How Much Do You Pay for Muni Trades? Regulators Want You to Know

  • Excessive markups estimated in the billions of dollars
  • Markup disclosure could diminish liquidity, dealer says

At 2:26 p.m. one day in April, an investor bought $30,000 of bonds issued to finance a new stadium for the New York Mets at 106 cents on the dollar. Six minutes earlier, a broker paid 101 cents for the same securities.

Chances are, if the buyer was one of the individual investors who dominate the $3.7 trillion municipal market, he or she was unaware that the total markup on his or her bond could have been as high as $1,500. That will change if regulators adopt a new rule requiring brokers to disclose their profits on trade confirmations.

“A year’s of worth interest can be wiped away simply by buying or selling a bond,” Securities and Exchange Commission commissioner Michael Piwowar said in a telephone interview. “People should know what they’re paying.”

The proposal by the Municipal Securities Rulemaking Board, which is soliciting comments on it through Dec. 11, follows a push by the SEC to inject more transparency into the market for state and city debt to protect mom and pop customers. Such buyers own about 42 percent of the securities, according to the Federal Reserve’s figures. That’s six times more than their share of the Treasury market.

By requiring brokers to disclose how much they earn, regulators want to foster more competitive pricing among dealers and drive down trading costs. A study by the Securities Litigation & Consulting Group, a firm that advises on lawsuits, estimated that customers paid more than $10 billion in excessive markups and markdowns on municipal bonds between 2005 and 2013.

Little Guys Pay

That’s mostly borne by small investors. Those who bought $100,000 or less of investment-grade muni debt in December 2013 paid brokers an average transaction cost of 1.73 percent, twice that of corporate bonds, according to a report by Standard & Poor’s.

The MSRB proposal has drawn criticism from some securities dealers, which said it would add costs and harm liquidity by driving brokers out of the market. Investors can also already find out what the markup was if they want: Since 2005 all trades have been reported within 15 minutes to a website run by the board.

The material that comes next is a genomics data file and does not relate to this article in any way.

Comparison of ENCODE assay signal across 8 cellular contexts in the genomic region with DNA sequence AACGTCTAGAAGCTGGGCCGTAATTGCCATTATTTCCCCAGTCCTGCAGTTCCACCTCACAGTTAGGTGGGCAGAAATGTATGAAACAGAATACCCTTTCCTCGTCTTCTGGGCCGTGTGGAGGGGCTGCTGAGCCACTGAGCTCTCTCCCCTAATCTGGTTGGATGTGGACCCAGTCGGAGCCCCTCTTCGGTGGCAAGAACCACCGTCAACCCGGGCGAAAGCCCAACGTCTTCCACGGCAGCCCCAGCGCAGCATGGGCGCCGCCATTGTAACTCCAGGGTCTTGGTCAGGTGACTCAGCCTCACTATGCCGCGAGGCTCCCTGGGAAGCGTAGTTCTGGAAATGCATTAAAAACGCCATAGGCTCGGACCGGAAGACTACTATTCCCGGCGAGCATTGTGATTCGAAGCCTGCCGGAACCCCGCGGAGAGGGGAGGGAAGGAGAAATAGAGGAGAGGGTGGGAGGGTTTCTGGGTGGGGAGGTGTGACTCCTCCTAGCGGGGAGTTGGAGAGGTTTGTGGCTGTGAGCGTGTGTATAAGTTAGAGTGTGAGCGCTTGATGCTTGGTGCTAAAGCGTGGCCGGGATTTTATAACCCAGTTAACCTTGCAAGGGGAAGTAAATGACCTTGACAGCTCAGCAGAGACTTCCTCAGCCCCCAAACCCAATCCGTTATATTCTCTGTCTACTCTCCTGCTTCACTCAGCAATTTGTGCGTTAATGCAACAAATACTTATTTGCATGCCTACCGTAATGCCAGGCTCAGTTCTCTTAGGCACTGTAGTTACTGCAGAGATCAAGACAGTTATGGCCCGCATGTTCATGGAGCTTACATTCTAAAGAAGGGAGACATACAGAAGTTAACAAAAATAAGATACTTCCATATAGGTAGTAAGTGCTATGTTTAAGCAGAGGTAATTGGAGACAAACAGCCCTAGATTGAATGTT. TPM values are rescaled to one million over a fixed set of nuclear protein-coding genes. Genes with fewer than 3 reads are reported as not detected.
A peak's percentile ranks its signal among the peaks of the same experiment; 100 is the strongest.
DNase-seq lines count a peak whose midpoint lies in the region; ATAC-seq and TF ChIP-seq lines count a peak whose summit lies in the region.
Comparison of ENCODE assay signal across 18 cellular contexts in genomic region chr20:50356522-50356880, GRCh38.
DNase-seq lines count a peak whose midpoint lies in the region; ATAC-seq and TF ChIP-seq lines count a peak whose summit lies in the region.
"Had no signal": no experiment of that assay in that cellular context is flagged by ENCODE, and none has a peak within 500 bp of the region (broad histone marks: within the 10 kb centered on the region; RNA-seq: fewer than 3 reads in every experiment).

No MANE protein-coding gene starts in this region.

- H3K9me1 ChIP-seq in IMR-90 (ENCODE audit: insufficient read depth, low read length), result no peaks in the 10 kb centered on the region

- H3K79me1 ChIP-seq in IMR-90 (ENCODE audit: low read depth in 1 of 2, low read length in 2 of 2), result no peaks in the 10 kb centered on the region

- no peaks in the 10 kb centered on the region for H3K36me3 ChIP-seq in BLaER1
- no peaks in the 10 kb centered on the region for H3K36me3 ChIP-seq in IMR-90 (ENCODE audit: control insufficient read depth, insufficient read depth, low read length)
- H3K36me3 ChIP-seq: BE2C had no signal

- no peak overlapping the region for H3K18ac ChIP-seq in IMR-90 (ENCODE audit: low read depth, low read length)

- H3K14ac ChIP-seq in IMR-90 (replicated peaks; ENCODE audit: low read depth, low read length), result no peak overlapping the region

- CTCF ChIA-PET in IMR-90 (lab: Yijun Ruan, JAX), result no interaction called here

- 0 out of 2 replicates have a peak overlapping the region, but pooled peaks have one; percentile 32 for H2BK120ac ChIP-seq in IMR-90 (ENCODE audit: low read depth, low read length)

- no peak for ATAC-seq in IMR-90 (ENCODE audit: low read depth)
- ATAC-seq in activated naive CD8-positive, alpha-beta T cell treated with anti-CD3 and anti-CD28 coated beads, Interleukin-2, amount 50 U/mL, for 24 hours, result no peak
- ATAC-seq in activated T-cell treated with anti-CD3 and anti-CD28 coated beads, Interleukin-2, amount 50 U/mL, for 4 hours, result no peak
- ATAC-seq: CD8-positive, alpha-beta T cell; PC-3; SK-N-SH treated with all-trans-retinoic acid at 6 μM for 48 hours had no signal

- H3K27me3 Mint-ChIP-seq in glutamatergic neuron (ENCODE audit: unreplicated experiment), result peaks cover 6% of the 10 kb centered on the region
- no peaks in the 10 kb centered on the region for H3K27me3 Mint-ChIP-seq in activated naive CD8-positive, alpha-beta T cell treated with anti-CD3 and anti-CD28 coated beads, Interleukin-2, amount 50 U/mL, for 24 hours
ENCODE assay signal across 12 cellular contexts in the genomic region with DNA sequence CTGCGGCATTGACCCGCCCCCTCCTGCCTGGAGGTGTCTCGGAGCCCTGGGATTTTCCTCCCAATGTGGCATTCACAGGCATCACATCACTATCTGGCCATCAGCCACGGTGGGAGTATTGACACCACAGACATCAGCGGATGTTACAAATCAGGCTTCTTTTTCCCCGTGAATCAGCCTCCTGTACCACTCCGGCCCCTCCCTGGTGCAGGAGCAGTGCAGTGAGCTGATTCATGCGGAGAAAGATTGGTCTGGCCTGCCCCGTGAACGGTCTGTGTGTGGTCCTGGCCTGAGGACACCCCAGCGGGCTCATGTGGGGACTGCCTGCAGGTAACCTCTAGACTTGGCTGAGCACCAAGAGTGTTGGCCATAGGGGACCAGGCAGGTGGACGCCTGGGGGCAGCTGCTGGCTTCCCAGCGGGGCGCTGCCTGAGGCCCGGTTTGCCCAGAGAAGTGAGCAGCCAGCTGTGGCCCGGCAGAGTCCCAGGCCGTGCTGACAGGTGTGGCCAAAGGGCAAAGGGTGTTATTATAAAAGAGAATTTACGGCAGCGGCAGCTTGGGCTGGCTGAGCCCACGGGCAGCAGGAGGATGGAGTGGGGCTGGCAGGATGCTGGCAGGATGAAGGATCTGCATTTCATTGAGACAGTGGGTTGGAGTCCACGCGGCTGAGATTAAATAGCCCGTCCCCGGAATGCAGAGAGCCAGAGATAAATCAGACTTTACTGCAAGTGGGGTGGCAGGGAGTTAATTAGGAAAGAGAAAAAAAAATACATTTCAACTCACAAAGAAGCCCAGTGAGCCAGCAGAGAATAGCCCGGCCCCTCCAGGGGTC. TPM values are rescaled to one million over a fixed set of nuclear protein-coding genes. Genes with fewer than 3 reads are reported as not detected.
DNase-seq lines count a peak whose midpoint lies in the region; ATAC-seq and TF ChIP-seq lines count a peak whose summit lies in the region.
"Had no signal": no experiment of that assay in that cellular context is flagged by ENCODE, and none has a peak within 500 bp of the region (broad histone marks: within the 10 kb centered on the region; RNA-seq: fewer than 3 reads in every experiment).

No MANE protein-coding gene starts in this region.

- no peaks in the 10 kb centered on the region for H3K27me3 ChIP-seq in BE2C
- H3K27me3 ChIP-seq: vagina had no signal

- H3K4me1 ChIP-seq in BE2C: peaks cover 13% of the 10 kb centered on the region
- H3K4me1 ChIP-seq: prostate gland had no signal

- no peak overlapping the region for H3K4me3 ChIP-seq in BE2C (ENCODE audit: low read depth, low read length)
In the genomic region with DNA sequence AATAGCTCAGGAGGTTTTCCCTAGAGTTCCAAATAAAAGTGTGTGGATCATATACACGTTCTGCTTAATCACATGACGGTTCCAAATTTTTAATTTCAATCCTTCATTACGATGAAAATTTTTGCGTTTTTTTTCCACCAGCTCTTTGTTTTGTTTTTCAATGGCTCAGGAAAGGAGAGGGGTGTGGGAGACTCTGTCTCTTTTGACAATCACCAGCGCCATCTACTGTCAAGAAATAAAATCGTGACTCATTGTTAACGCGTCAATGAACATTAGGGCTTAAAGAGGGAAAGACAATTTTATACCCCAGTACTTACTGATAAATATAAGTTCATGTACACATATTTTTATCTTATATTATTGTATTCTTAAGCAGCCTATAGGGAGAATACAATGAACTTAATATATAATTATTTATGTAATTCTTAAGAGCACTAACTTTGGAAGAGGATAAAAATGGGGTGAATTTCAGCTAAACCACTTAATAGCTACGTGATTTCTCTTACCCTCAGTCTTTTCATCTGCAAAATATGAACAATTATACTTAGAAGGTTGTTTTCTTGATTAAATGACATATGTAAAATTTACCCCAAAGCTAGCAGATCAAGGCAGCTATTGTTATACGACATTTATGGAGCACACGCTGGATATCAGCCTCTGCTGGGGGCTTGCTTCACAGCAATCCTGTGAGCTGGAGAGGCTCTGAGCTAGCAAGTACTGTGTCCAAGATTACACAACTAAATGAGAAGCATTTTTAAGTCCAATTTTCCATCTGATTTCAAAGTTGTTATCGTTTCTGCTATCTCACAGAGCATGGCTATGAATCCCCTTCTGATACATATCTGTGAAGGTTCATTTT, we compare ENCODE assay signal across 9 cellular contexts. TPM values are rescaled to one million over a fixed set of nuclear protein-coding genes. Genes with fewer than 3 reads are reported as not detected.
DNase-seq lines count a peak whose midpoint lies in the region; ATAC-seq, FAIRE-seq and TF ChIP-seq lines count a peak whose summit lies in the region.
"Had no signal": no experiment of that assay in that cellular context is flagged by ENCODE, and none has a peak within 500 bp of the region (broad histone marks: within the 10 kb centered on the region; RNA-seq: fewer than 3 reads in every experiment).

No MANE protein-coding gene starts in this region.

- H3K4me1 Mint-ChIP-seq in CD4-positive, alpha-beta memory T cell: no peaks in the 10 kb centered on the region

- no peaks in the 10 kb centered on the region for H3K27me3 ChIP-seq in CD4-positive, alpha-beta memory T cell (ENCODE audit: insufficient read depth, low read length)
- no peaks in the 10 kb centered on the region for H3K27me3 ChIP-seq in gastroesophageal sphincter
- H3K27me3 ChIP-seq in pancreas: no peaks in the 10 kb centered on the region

“How about we spend more effort and time on other things that aren’t so transparent,” like the markup on a carton of milk at the gas station, said Matt Dalton, chief executive officer of Rye Brook, New York-based Belle Haven Investments, a broker that also manages accounts on behalf of customers. “Should that have a label on it that says that this owner operator has marked up this gallon of milk by X amount?”

Many investors don’t know that trading prices are now disclosed, according to Piwowar, whose said the fee disclosure “is the next natural step” and won’t be costly for firms to implement. He said the same arguments were once made against the same-day trade reporting, which lowered customer costs without affecting the market’s liquidity.

“It’s the little guys who we’re talking about here,” he said. “If the argument is the information is already out there, what’s the argument against providing it?"

The MSRB proposal -- similar to one the Financial Industry Regulatory Authority has proposed for the corporate market -- applies to “riskless principal” transactions, which make up a large portion of muni trades. That’s when a broker buys a security only after locking in an order to resell it, instead of acquiring a bond and holding it in the hopes of selling it later. Dealers embed their fees in the purchase price but aren’t required to disclose them.

That arrangement is essentially the same as an agency trade, in which a dealer acts as matchmaker between customers but doesn’t use its capital to purchase the bond. Brokers must disclose commissions from those.

Two-Hour Window

The MSRB proposal, as currently drafted, would require dealers to disclose the markup or markdown for principal transactions if the dealer trades the same security within a two-hour window of the customer’s transaction. The dealer’s trade also has to equal or exceed the size of the customer trade to trigger disclosure.

Jessica Giroux, senior counsel at the Bond Dealers of America, said the group supports making the muni and corporate bond markets more transparent.

“We’d like to see coordination and harmonization between the two regulators,” said Giroux, whose Washington-based group represents regional firms. “What we don’t want to have is a whole other system being required, costing the dealer more -- and then in turn, perhaps, passed onto the client.”

The regulators have already rolled back the scope of the proposal. When it was first introduced last year, the MSRB recommended disclosing markups for bonds that a firm traded on the same day as its client, instead of just two hours.

SEC Commissioner Piwowar said he would be “extremely disappointed,” if the MSRB keeps the narrower time frame in place. If so, he said, dealers could skirt the disclosure requirement by delaying trades. The MSRB’s rules have to be approved by the SEC.

“The two hour window is easily game-able,” he said. “The MSRB will ultimately get it right.”

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